Most people who pay attention to their health would agree that what has been preached to them has always been to watch those calories, calories, calories! Cell phone apps and trackers galore exist to keep this count in check. On the other hand, macronutrient counting (tracking your carbohydrates, protein and fat) is a science when it comes to diet, especially when trying to acquire a certain aesthetic. There are two forms of tracking, both with pros and cons, but ultimately it is still a necessary component of awareness on our fitness journeys.
What Exactly is a Calorie?
A calorie is a unit of energy. In relation to nutrition, “When discussing how many calories are in a particular food or drink, this is referring to how much energy is released by the nutrients in that food once the food has been digested and absorbed” (NASM Essentials of Personal Fitness Training, 5th Edition, Mcgill, Erin & Montell, Ian, 2017). The amount of calories one should consume daily is based on age, gender, weight and level of activity. The tricky catch here is that not all calories are created equally. A 100 calorie bag of potato chips doesn’t equate to a 100 calorie apple in terms of nutritional wholesomeness. The false perception is that if I’m told I can have 1,500 calories, does that mean I can eat whatever I want as long as it adds up to or under my total? That is wishful thinking, for sure. The body doesn’t use or process different food the same way.
What are Macronutrients?
This leads us to macronutrients. These are the nutrients within the calories which include carbohydrates, proteins, and fats. Beginning with carbohydrates, these nutrients are either complex or simple in their makeup. This classification is based on the carbon/water units they have. Which means, a complex carbohydrate has more than 10 carbon/water units and “include the fiber and starch found in whole grains and vegetables”. On the contrary, a simple carbohydrate has less than 10 carbon/water units, which then gets further labeled as disaccharides and monosaccharaides. According to NASM Essentials of Personal Fitness (2017), examples of complex carbs include grains, wheat, rice, corn, oats, potatoes, pasta and peas. Simple carbs include candy, sodas, table sugar, milk, ice cream, beer, and molasses. Most processed foods would be considered simple carbs.
Carbohydrates have been under years of scrutiny and one day they’re good and the next day they’re terrible according to the latest trends for weight loss. Low-carb or no-carb seem to be the favorites. But carbohydrates are our #1 fuel source. Our brain needs them for functioning and our body needs them for energy. According to the Food and Nutrition Board of the Institutes of Medicine (2005), adults are recommended to consume 45-65% of their total intake from carbs. It’s definitely important to consider activity level as well. Carbohydrates have 4 calories per gram.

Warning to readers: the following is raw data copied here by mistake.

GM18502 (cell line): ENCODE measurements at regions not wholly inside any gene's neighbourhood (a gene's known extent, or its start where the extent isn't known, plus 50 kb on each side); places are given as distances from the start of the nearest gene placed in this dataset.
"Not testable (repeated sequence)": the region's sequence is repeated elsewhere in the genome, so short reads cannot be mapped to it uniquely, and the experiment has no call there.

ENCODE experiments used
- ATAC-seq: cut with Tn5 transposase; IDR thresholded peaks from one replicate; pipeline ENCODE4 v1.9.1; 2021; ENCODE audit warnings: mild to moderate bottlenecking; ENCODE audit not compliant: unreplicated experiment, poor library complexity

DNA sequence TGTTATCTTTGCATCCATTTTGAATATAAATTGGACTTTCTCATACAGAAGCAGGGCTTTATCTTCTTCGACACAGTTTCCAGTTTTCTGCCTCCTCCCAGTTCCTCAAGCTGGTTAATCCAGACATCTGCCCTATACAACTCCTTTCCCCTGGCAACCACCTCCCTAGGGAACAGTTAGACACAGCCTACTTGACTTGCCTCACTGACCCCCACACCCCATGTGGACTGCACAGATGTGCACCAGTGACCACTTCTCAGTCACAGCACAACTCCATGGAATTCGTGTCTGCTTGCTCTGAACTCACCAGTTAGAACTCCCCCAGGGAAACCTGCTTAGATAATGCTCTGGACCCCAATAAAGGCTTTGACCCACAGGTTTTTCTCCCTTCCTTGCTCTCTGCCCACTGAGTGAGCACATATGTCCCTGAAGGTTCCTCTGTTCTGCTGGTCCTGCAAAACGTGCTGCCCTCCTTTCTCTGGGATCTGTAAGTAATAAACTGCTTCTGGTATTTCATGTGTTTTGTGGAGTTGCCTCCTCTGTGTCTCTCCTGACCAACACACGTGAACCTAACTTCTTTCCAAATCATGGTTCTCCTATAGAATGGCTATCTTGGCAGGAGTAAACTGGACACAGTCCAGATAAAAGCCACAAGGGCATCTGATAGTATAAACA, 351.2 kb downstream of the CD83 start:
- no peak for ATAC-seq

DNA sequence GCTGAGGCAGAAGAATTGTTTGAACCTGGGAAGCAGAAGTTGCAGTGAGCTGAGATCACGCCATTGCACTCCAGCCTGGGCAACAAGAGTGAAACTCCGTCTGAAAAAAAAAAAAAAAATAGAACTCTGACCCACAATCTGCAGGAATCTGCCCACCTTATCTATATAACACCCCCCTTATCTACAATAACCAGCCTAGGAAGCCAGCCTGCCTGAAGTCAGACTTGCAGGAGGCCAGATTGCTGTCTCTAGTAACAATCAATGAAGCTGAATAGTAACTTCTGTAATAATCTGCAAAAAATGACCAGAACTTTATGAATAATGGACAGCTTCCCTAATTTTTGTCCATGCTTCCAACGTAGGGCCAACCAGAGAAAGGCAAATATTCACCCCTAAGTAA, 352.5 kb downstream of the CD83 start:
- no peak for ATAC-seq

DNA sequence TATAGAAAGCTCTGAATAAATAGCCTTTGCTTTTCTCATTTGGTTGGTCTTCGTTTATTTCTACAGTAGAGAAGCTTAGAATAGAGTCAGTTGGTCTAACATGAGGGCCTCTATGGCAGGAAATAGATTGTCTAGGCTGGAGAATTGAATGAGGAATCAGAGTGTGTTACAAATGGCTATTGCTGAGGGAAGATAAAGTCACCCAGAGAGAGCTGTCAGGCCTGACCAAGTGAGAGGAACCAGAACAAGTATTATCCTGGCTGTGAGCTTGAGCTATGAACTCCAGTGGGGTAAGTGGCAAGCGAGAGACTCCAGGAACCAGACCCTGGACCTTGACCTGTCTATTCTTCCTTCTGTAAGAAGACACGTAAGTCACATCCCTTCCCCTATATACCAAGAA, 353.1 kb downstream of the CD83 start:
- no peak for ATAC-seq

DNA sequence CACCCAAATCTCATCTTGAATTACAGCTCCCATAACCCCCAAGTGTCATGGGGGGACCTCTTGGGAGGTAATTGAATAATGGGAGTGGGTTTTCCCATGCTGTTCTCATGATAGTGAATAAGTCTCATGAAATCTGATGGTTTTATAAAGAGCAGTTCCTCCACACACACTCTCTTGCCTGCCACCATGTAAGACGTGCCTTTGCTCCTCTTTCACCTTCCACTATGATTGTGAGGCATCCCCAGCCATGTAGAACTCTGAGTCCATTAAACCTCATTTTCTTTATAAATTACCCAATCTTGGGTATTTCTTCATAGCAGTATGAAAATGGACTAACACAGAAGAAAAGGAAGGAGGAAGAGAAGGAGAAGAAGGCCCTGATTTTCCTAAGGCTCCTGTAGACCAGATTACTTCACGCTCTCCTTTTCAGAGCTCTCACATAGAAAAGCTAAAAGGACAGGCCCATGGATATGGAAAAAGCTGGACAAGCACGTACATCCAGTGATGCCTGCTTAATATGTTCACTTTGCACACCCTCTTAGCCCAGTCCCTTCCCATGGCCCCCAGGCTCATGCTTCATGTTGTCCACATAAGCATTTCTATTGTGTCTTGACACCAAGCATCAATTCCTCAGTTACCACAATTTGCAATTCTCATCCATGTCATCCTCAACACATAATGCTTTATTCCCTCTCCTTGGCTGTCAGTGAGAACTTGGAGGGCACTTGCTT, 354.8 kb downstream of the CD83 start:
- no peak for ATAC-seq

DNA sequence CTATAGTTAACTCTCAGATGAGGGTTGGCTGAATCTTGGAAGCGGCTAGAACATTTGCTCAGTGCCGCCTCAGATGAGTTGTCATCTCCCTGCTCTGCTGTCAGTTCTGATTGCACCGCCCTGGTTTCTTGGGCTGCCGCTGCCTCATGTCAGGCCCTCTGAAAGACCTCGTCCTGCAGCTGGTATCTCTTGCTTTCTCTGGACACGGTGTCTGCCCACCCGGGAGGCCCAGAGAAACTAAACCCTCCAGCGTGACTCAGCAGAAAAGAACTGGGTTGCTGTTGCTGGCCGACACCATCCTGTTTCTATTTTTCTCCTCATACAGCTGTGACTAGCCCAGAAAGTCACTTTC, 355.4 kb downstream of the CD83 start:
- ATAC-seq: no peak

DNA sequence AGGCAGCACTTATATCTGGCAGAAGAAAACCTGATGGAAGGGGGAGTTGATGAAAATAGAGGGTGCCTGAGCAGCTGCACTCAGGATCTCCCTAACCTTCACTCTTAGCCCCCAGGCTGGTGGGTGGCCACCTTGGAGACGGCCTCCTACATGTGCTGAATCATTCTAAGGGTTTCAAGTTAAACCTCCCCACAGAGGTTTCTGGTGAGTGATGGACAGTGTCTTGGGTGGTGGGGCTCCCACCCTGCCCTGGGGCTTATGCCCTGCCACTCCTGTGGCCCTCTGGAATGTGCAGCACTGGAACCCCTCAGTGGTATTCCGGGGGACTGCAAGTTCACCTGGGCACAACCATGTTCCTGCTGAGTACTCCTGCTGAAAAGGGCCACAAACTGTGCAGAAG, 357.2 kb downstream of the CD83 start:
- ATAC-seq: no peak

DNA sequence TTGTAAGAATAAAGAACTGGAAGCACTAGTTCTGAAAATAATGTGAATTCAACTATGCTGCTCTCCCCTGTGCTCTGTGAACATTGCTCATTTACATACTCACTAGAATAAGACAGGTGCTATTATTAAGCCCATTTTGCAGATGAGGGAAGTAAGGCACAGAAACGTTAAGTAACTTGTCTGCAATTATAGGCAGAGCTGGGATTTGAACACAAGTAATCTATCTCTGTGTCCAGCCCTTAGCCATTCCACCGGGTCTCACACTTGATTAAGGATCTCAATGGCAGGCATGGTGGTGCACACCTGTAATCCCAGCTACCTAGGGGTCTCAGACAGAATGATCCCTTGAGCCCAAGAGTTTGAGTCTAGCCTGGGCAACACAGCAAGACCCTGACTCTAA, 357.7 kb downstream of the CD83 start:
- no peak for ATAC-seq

Protein is another form of calories. They’re chains of amino acids and nitrogen. The easier part to understand is that, “Amino acids are found in animal sources such as meats, milk, fish, and eggs. They are also found in plant sources such as soy, beans, legumes, nut butters, and some grains (such as wheat germ and quinoa)” (reference). But science isn’t that simple and the amino acids are also broken down into three types. The first are essential amino acids that our bodies don’t make and must receive through food. The second are nonessential aminos that are made by our bodies automatically. The final type are conditional and these aminos come into play when a person is sick. Protein has 4 calories per gram.
High protein with low-carb has been the diet buzz for years. Protein is favorable because, “Hair and nails are mostly made of protein. Your body uses protein to build and repair tissues. You also use protein to make enzymes, hormones, and other body chemicals. Protein is an important building block of bones, muscles, cartilage, skin, and blood” (reference). So how much protein should we eat? Mathematically, we should consume 0.36 grams of protein per pound of body weight, which leads to about 56 grams per day for men and 46 grams per day for women (reference). As a female, that is about two, 4-ounce servings of chicken or fish per day. It really isn’t that much.
As much negativity as fats have received, we actually do need them in our diet. In fact, we need about 10% in our diet, which isn’t a major amount, but of course it depends on which type of fat you’re consuming. Unsaturated, monosaturated and polyunsaturated fats are the good types and can actually help lower cholesterol and reduce the risk of heart disease. Avocado, nuts, and olive oil are great choices for healthy fats. Omega 3s are an example of good fat which includes fish like salmon. Saturated and trans fatty acids are the bad fats. As such, “Saturated fats are found in animal products (meat, poultry skin, high-fat dairy, and eggs) and in vegetable fats that are liquid at room temperature, such as coconut and palm oils. Trans fat was a popular term of many diets that preached avoiding them for obvious reasons: “The real worry in the American diet is the artificial trans fats. They’re used extensively in frying, baked goods, cookies, icings, crackers, packaged snack foods, microwave popcorn, and some margarines (reference). Fat has 9 calories per gram.